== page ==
Sofia Qadir, M.D. 101 East Miller Street
Orlando, FL 32806
(352) 504-4071
Lillian Tatari Saavedra, M.D. 1315 South Orange Avenue
Auite 3E
Orlando, FL 32806
(407) 849-0227
John Vincent Murray, M.D. Medical Injury Center
4401 South Orange Avenue, Suite 117
Orlando, FL 32806
(407) 856-0110
Hector D. Barreto, M.D. 2205 East Michigan Street
Orlando, FL 32806
(407) 895-6846
Stacy Elizabeth Seikel, M.D. 1118 South Orange Avenue
Suite 202
Orlando, FL 32806
(407) 504-9536
Richard Saini, M.D. 85 W. Miller Street, Suite 302
Orlando, FL 32806
(407) 237-6377
Aftab Qadir, M.D. Tri-County Psychiatric Association
101 East Miller Street
Orlando, FL 32806
(407) 578-6200
Padmaja R. Yatham, M.D. Advanced Interventional Pain Clinic
1170 South Semoran Boulevard
Orlando, FL 32807
(407) 622-7246
Maria Garcia, M.D. 1140 South Semoran Boulevard
Suite E
Orlando, FL 32807
(407) 384-9165
Krishnappa Arthur Prasad, M.D. Advanced Interventional Pain Clinic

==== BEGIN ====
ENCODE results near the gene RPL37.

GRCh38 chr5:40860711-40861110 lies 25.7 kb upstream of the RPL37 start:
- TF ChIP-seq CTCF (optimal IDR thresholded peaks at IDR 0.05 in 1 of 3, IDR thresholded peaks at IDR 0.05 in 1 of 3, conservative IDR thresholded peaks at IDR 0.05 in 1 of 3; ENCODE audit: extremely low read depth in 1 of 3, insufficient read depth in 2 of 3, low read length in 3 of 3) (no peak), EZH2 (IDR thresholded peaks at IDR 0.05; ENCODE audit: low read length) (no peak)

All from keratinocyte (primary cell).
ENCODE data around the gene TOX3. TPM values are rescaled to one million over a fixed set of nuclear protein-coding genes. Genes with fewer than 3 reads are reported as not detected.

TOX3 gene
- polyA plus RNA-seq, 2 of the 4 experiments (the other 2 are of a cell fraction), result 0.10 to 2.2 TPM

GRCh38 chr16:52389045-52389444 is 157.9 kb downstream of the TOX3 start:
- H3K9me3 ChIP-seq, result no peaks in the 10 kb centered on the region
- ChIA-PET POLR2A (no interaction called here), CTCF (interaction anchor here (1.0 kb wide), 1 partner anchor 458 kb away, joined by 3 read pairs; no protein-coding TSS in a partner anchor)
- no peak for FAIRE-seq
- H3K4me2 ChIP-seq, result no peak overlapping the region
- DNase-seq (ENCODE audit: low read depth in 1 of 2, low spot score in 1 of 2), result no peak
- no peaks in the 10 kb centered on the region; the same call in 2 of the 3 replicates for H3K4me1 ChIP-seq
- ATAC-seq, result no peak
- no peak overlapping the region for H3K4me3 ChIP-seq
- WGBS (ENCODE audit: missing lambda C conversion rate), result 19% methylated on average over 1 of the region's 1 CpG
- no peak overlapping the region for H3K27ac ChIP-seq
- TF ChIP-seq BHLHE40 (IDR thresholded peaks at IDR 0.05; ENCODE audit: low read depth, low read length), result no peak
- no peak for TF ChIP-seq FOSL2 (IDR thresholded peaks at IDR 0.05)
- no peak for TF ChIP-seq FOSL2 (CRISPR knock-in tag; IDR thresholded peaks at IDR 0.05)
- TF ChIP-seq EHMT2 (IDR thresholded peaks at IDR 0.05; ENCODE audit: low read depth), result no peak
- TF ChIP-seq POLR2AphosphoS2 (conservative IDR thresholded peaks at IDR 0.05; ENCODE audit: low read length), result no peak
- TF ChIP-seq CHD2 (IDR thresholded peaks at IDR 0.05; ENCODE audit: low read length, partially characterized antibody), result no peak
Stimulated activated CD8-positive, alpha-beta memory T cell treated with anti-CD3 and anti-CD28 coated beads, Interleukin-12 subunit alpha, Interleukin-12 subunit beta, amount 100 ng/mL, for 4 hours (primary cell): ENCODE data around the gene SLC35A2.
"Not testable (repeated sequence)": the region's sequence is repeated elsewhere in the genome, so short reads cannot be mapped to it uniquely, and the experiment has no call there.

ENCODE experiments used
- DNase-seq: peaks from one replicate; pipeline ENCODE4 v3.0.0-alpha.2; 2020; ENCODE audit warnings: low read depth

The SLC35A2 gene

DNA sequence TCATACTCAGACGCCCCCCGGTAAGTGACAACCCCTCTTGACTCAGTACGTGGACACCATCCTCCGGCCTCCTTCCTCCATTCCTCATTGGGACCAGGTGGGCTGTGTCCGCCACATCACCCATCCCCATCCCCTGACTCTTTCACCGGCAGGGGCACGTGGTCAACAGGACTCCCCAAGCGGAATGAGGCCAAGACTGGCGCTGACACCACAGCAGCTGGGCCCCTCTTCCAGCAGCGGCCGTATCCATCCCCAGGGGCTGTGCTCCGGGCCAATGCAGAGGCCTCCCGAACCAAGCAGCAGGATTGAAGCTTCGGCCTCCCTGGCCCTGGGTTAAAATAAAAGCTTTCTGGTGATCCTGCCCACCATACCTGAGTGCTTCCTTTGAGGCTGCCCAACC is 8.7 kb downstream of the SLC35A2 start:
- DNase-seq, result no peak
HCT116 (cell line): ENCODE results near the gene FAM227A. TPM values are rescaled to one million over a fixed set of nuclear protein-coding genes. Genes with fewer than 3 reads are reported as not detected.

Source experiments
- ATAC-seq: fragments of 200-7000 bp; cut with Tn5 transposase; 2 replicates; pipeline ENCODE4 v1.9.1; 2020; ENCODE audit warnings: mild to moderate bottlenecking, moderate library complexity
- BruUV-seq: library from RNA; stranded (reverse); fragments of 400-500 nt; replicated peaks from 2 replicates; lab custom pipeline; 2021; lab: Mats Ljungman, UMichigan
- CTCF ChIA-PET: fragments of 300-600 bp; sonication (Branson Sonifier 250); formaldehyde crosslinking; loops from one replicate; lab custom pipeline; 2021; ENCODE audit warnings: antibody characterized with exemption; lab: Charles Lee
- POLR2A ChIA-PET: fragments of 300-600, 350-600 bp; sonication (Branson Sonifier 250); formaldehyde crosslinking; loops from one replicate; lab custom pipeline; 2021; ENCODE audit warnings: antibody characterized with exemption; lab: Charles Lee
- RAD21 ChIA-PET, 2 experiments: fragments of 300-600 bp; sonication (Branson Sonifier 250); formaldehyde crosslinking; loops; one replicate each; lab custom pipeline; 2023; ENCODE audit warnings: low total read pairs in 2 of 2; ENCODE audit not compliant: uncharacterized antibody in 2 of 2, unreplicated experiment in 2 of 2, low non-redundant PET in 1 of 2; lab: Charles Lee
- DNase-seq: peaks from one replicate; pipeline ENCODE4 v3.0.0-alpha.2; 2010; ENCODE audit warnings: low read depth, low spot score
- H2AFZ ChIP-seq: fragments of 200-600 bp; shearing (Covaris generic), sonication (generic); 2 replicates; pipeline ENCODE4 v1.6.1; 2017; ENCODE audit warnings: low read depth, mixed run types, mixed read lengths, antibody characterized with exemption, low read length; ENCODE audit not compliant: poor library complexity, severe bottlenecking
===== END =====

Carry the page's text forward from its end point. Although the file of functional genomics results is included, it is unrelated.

1170 South Semoran Boulevard
Orlando, FL 32807
(407) 622-7246
Ivan A. Rivera, M.D. Ivan A. Rivera, M.D.
1130 South Semoran Boulevard
Orlando, FL 32807
(407) 277-0727
Regan R. Burke, D.O. 632 North Semoran Boulevard
Orlando, FL 32807-3333
(407) 381-5381
Miriam Moosnick, M.D. 5636 Hansel Avenue
Orlando, FL 32809
(407) 850-0056
William Earl Newsome, Sr. 4806 North Orange Blossom Trail
Orlando, FL 32810
(407) 206-3326
Patrick T. Hennessey, M.D. 6000 Turkey Lake Road
Suite 208
Orlando, FL 32819
(407) 903-0634
Allison W. Hanley, M.D. 5979 Vineland Road
Suite 209
Orlando, FL 32819
(321) 297-0094
Claire-Marie Cyprien, M.D. 7300 Sand Lake Commens Boulevard
Suite 112
Orlando, FL 32819
(407) 345-0065
Syeda N. Sultana, M.D. 6068 South Apoka Vineland Road
Suite 3
Orlando, FL 32819
(407) 903-9696


Committing Yourself To Recovery From Addiction